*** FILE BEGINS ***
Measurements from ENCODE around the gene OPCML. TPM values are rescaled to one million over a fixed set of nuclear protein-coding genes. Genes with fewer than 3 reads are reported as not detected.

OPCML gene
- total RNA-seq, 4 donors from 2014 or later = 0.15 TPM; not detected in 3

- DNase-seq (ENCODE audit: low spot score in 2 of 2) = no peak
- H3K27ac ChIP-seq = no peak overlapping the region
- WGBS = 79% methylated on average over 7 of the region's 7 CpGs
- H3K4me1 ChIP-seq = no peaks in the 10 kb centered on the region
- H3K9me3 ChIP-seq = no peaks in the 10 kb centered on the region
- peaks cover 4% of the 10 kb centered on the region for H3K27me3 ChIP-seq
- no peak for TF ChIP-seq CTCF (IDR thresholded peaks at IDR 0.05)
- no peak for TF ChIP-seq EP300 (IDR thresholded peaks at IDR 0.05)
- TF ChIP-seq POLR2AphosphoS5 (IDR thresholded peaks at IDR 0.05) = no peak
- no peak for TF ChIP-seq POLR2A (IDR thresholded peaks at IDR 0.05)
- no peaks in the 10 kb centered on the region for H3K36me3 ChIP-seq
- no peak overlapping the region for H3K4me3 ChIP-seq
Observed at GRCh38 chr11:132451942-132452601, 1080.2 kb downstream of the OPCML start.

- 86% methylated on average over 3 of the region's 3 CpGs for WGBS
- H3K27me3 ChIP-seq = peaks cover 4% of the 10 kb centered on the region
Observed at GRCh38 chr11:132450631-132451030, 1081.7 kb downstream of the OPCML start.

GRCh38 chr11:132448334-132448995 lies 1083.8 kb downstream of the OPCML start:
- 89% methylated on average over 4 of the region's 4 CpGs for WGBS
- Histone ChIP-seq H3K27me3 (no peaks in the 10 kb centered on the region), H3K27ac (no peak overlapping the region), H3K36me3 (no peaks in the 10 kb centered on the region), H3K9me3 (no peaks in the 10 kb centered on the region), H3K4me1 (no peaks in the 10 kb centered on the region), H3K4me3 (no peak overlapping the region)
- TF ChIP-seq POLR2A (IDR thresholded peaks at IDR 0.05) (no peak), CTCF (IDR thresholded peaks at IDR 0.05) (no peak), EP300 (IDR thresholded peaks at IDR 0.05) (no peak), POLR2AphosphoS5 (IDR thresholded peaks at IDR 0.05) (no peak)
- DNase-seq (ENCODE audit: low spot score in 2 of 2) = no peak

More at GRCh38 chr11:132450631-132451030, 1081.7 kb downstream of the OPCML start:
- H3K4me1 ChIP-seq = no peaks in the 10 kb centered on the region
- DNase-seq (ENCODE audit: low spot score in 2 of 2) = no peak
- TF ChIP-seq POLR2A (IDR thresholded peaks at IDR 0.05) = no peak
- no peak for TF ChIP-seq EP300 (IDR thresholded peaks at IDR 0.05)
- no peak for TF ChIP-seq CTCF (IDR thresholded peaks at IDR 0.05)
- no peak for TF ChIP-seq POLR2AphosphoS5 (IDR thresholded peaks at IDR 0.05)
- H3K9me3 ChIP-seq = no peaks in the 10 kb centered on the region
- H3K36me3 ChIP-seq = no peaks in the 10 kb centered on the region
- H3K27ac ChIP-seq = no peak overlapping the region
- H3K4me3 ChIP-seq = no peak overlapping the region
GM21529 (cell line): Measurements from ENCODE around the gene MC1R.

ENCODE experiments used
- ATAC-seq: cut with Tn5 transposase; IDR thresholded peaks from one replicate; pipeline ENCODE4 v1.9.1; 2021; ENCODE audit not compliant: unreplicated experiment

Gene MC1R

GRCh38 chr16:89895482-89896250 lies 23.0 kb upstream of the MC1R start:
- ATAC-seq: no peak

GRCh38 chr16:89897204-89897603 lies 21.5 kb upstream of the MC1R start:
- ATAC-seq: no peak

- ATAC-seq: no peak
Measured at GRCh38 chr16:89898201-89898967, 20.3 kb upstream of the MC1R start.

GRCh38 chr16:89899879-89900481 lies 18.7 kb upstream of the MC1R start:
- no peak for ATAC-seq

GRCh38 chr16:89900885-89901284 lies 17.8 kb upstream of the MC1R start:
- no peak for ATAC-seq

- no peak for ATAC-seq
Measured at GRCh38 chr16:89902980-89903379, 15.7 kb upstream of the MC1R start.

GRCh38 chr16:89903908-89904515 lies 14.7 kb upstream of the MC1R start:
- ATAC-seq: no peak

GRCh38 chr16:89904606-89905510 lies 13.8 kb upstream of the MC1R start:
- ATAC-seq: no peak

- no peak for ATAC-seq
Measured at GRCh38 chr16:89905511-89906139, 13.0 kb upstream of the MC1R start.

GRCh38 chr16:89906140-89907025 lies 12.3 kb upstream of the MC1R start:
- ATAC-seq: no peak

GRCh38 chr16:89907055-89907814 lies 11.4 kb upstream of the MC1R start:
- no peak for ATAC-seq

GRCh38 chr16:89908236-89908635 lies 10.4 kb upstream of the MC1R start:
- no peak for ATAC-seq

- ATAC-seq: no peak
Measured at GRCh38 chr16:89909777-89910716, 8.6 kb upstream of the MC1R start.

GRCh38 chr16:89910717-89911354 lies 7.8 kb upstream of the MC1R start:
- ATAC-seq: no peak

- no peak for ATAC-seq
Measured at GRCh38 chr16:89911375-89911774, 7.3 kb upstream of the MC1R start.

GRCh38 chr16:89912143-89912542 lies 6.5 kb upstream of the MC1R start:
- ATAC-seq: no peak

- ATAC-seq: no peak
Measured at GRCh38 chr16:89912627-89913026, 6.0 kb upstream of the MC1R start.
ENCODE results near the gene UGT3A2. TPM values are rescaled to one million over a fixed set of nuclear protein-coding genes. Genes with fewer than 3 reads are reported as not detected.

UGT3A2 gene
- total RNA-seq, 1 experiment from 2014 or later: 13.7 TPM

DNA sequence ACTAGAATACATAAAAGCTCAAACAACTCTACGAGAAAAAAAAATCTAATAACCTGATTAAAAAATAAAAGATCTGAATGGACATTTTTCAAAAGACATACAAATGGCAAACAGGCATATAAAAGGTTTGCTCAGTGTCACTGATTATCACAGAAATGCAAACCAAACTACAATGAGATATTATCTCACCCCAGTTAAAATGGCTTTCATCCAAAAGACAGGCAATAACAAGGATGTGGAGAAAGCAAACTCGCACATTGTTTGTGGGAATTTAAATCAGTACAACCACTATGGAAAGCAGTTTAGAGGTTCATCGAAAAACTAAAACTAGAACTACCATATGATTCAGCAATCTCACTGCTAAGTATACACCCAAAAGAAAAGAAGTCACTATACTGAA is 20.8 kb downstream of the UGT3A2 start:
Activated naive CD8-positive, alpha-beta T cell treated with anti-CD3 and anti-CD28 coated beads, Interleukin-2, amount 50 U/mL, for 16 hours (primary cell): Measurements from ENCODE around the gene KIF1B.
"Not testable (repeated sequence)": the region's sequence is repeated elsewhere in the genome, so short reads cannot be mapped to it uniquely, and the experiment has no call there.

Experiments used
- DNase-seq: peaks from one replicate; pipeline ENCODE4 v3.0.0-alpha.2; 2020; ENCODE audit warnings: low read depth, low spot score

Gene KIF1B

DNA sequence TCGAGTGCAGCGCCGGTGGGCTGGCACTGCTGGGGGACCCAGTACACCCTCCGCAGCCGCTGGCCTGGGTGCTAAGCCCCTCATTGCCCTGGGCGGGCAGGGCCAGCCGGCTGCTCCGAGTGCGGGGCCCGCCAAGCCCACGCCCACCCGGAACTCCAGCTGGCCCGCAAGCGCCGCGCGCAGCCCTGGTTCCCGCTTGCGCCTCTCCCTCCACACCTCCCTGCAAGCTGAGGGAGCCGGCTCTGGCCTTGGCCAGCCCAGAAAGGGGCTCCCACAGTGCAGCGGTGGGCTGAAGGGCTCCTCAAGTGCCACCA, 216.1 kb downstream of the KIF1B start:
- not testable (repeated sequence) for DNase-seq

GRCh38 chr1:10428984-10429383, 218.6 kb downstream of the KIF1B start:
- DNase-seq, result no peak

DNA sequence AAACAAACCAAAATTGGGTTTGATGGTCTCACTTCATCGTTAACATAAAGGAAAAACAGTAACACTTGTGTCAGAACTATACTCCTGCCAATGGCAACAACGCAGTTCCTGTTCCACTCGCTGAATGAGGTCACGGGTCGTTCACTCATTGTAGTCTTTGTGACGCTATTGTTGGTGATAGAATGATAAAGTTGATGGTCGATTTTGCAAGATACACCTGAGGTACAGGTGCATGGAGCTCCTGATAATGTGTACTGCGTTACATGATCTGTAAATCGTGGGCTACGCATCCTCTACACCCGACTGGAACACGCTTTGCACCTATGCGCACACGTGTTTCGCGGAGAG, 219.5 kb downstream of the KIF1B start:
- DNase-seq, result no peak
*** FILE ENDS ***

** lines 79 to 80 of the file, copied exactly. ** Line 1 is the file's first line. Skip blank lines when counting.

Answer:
"Not testable (repeated sequence)": the region's sequence is repeated elsewhere in the genome, so short reads cannot be mapped to it uniquely, and the experiment has no call there.

Experiments used